Attracted to Alternative processes – likes the idea of experimenting, being scientific, that the camera is just a box, vision counts, exploring information that the viewer can contemplate. Another influence is Annie Liebovitz … not just a jobbing professional, she really ekes out the essence of her subject e.g. Lennon with Yoko image, Hymie Goldberg in bath. Laura likes David Hockney who is not afraid to try new things!
What kind of photographer am I?
Are these boundaries safely defining me or creatively restricting me?
Laura lectures a lot and noticed a great difference in university courses; some encourage aping of successful photographers which she does not like.
What kind of photographer is Laura? A curious one as well as a passionate one. Her specialisation in portraiture means she can spend a long time with a person yet not so long with a commodity such as bread!?
Works for week-end magazines and among her work is a story on bewitched children; working alongside a charity. The children are being killed indisciminitely. Bizarre experience but felt privileged to be and wanted to better understand the culture that had created this killing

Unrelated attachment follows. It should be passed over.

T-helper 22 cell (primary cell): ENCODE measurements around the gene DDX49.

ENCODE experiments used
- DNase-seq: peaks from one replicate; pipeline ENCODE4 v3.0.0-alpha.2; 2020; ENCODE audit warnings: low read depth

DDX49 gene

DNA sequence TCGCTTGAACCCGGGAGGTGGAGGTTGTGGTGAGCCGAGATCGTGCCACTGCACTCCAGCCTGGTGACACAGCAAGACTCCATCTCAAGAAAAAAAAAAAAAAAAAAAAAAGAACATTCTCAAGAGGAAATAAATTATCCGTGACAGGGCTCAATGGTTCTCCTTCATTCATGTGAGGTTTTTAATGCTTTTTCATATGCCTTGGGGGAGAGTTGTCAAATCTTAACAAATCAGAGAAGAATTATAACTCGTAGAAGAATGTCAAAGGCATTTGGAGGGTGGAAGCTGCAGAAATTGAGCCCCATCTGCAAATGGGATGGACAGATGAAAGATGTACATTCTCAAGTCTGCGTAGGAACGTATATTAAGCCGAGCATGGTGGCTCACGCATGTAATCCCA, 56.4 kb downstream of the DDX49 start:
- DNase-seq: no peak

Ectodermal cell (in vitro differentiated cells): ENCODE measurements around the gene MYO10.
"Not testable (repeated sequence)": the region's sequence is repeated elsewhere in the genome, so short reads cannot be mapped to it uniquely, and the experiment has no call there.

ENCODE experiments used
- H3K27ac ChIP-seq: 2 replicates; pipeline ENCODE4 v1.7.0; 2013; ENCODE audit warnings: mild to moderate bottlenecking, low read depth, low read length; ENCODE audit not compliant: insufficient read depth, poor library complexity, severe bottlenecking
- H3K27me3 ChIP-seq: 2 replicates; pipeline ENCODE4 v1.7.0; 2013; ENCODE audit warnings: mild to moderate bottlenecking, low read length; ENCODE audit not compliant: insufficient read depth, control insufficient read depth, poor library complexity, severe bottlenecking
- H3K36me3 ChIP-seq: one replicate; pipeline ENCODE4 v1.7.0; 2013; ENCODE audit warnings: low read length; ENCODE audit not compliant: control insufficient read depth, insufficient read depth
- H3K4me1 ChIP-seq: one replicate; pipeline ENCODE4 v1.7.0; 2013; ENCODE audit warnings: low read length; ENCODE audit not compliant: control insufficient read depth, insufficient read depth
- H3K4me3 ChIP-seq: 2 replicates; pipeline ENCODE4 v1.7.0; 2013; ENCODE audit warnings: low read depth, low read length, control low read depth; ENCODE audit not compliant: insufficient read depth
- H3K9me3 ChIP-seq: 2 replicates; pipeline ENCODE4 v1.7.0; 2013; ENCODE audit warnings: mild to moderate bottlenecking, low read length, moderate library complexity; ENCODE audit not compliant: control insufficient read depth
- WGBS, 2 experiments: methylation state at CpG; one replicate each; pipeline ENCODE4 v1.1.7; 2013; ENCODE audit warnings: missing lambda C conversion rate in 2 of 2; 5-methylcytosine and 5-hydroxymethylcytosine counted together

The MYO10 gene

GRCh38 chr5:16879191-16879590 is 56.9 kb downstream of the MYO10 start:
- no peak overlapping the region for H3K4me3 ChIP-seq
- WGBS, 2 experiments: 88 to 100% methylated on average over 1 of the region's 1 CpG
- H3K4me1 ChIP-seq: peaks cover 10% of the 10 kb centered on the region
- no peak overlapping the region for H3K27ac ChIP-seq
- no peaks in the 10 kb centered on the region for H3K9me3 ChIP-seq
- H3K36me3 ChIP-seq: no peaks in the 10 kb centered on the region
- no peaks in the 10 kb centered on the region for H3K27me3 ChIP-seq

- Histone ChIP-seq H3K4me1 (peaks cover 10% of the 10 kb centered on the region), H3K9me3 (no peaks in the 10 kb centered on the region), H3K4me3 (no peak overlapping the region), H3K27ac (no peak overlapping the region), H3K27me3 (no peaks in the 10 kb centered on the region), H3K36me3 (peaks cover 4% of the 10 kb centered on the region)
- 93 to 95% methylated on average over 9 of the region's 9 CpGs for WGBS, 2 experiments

Feels some of her subjects are brave to agree to be photographed; respects her subjects. Laura feels it can also be a burden for the photographer to see work published that does not really represent the photographer’s insight or commitment.
Laura does advertising as well as editorial work. Works with a massive team in advertising. Personal projects also.
Another body of work is called The Grey Zone. Lot of pressure to make bodies of work, concentrate on a theme … Laura still does this, sits and researches but also likes to pick up the camera and go for a walk.
How do we face creativity?
Random wanderings with an analogue camera. Does not have to take pictures. Walks with friends. The Grey Zone!
Experimenting with Polaroids and a camera called the Polaroid 180; in this instance, collaborating with a friend. Polaroid film is now very expensive. Wet plate collodion is another process she has experimented with
Sometimes images planned to every detail; images stand alone but still relate to theme of work. She considers herself a story teller